Kale, What Doesn't Kill You...

photo by produce app Farmanac

I don’t recall eating kale for most of my life. It’s not that I didn’t know what it was it’s just that I didn’t buy it, cook it or know that it was edible. As a teen, I can recall the salad bar at Sizzler (a family favorite) being decorated with its curly leaves stuffed into the ice – not something that would have been mistaken as a crudité and piled onto your plate. It must have slipped quietly into my diet when I started studying nutrition. Even then, I was taught about its superfood properties, but didn’t think much about those hardy, dark, green leaves.

When I talk to people about kale now, most of them know that it’s good for them and feel that they should be eating it, but still they don’t. Typical comments include: “I don’t know how to cook it,” or “It’s tough and bitter, isn’t it?” or “It’s too healthy for me.” Basically, people are afraid of it and like me, many people didn’t grow up eating it. Now, people are curious.

Can you shift your knowledge of kale from an ornamental plant that lines driveways in the suburbs and brings color to the White House Rose Garden in the fall? Can you get over your fear of this intimidating green and instead welcome it onto your dinner plate?

Preparing for a recent road trip with a kale-fearing friend, I decided to sneak some of this immune-boosting superfood, hopefully unnoticed, next to our traditional road trip foods. I made kale chips, a salty, crunchy favorite of mine. The night before our departure, I turned a big bunch of kale into bite-sized morsels. My friend sat in the kitchen talking to me while I packed other snacks and taste tested my kale chips until they were crisp to my satisfaction. “Taste this for me.” I said, as though I were talking to a child who doesn’t like to eat vegetables. I didn’t mention that it was high in vitamin C, B6, manganese, calcium, copper and potassium. “Yum,” he mumbled as he reached for another. “These are tasty. Can we eat them instead of popcorn while we watch the movie?” The chips didn’t make it to the car the next morning, but I think I helped him conquer a fear of kale that night.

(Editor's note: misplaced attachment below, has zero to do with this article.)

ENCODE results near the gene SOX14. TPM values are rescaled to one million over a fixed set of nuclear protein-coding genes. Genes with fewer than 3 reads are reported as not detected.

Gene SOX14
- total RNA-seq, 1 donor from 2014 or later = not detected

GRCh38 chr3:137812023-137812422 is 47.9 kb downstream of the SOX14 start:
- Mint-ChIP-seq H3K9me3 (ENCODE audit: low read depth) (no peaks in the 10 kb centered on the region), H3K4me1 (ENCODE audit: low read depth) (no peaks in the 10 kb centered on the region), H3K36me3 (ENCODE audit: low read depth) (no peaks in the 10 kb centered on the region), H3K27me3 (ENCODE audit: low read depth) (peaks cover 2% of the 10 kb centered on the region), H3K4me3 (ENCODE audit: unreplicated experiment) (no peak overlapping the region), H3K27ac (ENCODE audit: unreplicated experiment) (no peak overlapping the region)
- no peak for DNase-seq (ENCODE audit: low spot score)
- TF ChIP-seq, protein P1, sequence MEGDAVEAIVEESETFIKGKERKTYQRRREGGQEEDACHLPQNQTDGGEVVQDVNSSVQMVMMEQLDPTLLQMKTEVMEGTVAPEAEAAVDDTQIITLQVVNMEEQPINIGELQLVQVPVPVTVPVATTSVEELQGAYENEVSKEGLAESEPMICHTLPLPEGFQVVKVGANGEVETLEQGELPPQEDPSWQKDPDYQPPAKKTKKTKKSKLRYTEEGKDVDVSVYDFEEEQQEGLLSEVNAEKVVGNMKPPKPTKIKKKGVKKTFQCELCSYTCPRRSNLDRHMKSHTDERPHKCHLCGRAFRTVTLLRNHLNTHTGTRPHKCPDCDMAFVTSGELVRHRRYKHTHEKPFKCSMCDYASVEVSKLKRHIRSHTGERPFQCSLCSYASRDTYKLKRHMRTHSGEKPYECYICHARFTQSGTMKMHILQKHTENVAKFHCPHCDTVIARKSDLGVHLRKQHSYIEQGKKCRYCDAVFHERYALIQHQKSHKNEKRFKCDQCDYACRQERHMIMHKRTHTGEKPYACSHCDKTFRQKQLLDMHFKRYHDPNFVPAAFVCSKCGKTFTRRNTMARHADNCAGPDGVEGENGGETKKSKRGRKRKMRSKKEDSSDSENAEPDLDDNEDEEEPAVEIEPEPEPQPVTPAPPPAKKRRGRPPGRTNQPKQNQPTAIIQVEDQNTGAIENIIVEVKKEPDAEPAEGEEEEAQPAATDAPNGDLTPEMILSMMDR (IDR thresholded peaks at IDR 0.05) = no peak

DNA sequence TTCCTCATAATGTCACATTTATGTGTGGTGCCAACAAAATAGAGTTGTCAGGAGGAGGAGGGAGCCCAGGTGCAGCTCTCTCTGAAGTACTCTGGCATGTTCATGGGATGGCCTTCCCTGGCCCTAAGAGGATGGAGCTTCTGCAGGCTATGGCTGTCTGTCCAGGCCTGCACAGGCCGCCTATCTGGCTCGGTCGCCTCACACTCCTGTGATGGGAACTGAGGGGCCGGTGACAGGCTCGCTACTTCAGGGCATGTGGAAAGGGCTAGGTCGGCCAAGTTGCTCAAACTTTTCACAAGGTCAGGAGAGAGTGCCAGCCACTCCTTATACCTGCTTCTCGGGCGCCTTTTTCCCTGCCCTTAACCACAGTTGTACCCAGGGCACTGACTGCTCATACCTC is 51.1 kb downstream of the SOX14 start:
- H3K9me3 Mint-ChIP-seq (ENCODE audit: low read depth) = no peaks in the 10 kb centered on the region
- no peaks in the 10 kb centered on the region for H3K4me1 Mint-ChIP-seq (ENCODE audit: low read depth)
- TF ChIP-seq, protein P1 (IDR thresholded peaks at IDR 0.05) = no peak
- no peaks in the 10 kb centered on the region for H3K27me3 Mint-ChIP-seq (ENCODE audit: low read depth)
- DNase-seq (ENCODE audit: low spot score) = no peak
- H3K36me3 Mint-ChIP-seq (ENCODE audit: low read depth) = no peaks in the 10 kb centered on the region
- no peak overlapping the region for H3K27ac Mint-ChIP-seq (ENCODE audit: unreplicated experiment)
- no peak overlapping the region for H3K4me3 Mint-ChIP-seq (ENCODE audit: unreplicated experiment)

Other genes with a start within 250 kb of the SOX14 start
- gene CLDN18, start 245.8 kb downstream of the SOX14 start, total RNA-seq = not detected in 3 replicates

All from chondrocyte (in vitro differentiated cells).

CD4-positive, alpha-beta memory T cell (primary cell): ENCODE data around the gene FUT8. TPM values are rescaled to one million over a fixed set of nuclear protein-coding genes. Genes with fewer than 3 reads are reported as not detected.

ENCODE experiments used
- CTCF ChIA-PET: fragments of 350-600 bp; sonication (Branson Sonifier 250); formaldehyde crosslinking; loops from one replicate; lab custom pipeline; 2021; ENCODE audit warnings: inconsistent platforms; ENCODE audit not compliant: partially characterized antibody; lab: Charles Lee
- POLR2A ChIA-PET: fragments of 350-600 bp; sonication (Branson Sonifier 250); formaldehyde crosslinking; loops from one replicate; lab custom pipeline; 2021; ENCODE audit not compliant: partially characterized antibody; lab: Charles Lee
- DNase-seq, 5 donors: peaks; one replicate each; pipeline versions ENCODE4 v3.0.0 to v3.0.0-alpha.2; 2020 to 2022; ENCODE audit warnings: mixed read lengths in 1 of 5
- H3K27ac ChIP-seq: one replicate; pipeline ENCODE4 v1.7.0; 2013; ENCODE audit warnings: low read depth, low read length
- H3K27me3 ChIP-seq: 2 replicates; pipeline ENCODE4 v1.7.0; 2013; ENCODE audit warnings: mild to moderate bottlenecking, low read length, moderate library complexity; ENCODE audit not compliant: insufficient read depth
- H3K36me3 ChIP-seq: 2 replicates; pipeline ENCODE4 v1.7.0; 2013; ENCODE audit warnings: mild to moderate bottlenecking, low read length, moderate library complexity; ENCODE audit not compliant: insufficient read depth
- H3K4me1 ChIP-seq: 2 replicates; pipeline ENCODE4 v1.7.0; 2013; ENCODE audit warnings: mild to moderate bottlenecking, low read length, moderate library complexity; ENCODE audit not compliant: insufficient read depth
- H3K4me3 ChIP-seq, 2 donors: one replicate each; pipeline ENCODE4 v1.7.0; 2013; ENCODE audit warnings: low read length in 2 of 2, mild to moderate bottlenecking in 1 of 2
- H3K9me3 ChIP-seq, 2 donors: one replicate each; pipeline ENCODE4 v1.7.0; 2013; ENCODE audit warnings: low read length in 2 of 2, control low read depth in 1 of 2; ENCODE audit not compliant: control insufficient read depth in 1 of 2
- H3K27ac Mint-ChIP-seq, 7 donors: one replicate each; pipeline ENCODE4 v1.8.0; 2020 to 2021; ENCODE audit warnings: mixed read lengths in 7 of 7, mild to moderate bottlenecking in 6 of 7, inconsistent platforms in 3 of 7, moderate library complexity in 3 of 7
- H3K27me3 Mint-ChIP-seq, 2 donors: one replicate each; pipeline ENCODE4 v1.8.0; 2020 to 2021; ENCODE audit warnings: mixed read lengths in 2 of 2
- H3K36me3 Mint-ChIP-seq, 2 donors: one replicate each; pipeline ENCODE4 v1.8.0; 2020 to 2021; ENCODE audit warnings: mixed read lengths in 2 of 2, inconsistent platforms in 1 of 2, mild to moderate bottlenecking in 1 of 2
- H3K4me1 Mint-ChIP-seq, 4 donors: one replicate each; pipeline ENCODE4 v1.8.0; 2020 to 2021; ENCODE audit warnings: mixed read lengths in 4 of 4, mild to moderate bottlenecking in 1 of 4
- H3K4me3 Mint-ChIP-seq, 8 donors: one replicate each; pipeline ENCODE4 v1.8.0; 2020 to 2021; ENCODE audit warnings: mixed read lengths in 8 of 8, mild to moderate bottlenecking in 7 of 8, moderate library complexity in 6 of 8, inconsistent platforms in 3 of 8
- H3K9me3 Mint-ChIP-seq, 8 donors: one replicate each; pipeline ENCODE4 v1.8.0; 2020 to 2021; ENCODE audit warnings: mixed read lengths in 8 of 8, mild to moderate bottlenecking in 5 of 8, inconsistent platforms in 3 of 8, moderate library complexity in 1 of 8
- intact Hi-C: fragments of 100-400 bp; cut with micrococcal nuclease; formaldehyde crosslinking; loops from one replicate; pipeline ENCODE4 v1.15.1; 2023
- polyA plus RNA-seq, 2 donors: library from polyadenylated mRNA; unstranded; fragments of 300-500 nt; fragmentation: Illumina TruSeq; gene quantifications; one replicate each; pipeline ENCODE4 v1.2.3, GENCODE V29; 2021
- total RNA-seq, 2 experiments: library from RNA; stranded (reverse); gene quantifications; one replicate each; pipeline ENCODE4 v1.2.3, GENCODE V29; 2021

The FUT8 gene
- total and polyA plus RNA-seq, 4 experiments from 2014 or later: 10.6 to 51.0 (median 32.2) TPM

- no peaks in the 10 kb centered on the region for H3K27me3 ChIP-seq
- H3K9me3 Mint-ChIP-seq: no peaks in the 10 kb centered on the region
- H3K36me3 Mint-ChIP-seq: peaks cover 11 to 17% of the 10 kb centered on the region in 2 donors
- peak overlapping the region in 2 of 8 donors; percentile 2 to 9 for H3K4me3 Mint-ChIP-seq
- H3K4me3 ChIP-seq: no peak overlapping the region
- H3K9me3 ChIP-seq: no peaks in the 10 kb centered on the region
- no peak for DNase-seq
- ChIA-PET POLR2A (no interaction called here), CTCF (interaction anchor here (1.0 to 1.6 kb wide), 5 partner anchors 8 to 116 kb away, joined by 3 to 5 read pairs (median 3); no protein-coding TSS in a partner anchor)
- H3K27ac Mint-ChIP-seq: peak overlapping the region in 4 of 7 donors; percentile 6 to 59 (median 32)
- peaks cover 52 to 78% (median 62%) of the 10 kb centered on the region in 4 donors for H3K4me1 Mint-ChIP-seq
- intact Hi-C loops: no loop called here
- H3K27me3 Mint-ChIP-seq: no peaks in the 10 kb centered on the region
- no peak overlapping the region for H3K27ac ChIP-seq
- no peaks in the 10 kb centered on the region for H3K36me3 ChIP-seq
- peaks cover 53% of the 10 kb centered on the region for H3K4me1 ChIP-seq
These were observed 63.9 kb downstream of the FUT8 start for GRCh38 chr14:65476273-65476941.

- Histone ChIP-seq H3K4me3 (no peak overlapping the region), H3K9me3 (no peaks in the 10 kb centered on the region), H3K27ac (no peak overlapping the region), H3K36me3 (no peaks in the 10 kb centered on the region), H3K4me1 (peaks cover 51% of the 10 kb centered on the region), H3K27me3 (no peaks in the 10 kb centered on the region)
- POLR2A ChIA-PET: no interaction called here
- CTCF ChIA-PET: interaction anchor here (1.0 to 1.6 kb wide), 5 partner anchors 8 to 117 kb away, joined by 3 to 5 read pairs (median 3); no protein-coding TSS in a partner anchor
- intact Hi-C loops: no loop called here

Learning about kale’s nutritional value might boost its image in your head, but ultimately it’s the taste and versatility that will win you over. While kale can boast reducing cancer risks, increasing cell detoxification, fighting belly fat and promoting immune systems, if you don’t know what to do with it, you aren’t going to eat it. You will find a few varieties in the store, including curly, dinosaur and purple, but my personal favorite is the basic, curly leaf kale. You can bake it, sauté it, boil it, add it to soups, spice it up or even sweeten it. To make that first step towards allaying your fears, I suggest making kale chips. It worked for my friend and it can work for you.

Crunchy Kale Chips

These tasty treats are salty, crunchy and make a healthy substitute for potato chips. They go from perfectly cooked to burnt quickly, so keep an eye on them. The thinner leaves cook faster, so pull those out and leave the others in a few extra minutes. The kale will shrink, but don’t worry, there will still be enough to enjoy and share. When they are ready, the kale chips will crunch!


1 bunch curly kale, washed, dried, stemmed and ripped into large pieces
1 12 teaspoon apple cider vinegar
1 12 teaspoon extra virgin olive oil
2 tablespoons nutritional yeast
14 teaspoon sea salt (or to taste)
12 teaspoon black pepper, freshly ground (or to taste)


Preheat oven to 375 degrees

Put kale into a big bowl. Add the apple cider vinegar and olive oil and gently toss until all the leaves are covered. Sprinkle the nutritional yeast, salt and pepper over the kale pieces and toss a little bit more until the seasoning is evenly distributed.

Spread the pieces onto baking sheets in a single layer. You might need 2 or 3 sheets depending on the size of the bunch of kale or you might have to do this in batches.

Cooking time varies depending on the thickness of the baking sheets and the size of the kale pieces. Start with 10 minutes, then turn the kale over and cook for another 7 to 12 minutes.